Corrupt family and friends use subterfuge, dishonesty and tricks to force others into committing to their point of view.  If we to read Matthew 11 and12 mindfully we see that honesty and courtesy invite more people to commitment than passive aggression and duplicity.  Jesus challenges this evil generation and urges them as he urges us: Whoever has ears ought to hear. 

Rembrandt: The Raising of Lazarus

Deceitful loved ones use betrayal, secrecy and projection of their own problems onto others because they cannot or do not want to grow.  If we read Matthew 11 and 12 intentionally we comprehend that openness and love bring more people to union than threats and lines drawn in the sand.  Jesus speaks to this evil generation and assures them as he assures us: My yoke is easy, and my burden light. 

As Jesus moves about Israel healing, preaching and converting, the power structure feels its own influence dwindling . . . and those invested in the status quo begin to panic.  They oppose Jesus at every turning and we watch to see how Jesus will meet this opposition.

Jesus the Healer knows that words mean little while actions mean all.  Jesus the Interceder knows that corruption runs deep and is not easily unseated.  Jesus the Cornerstone knows that we are like children playing games who sit in the marketplace calling out to one another.  Jesus the Redeemer knows that we are in need of his help and that God is the only one who can fully confront this evil generation.  Jesus, the Son of Man, knows that his authority and strength are in God alone.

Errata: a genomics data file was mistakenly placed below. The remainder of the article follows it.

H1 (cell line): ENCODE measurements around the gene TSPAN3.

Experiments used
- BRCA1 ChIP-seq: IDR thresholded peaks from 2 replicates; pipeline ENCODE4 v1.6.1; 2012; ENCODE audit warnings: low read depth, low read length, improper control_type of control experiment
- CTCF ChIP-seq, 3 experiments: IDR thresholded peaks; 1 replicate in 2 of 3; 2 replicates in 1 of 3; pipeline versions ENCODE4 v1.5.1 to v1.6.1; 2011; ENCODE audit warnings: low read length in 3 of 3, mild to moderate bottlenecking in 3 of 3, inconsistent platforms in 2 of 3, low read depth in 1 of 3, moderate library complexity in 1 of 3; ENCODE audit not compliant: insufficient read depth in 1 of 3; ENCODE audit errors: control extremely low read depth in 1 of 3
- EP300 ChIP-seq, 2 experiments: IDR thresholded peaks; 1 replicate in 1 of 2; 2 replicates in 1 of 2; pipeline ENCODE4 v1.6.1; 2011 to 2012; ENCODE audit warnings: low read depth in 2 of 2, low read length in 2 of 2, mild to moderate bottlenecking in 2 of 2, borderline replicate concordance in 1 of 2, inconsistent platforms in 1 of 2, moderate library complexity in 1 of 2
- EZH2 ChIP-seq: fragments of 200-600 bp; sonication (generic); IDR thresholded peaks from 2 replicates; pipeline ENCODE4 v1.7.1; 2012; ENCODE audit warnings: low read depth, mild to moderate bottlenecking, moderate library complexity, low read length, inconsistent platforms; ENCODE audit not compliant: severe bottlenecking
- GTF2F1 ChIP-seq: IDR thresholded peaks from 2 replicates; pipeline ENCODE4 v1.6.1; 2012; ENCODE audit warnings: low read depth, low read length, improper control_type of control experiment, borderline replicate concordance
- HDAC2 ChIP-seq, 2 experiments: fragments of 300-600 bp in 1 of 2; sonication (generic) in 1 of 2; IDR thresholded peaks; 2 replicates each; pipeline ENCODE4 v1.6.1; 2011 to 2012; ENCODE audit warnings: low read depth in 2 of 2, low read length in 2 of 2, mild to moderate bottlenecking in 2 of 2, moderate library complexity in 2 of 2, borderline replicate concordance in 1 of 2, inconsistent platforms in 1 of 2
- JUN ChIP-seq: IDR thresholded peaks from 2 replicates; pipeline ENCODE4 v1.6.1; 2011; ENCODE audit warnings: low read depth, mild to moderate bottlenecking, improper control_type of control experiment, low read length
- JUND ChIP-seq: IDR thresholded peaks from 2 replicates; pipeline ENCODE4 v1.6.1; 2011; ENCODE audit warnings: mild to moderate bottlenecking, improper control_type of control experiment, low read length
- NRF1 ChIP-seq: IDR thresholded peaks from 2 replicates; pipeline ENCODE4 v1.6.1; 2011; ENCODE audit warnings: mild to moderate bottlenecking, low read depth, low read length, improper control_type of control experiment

Tomorrow we take a look at how Jesus confronts those who challenge him.  Today let us depend on God as Jesus does, and let us we pray as Jesus prays.

I give praise to you, Father, Lord of heaven and earth, for although you have hidden these things from the wise and the learned you have revealed them to the childlike.  Yes, Father, such has been your gracious will.  Amen.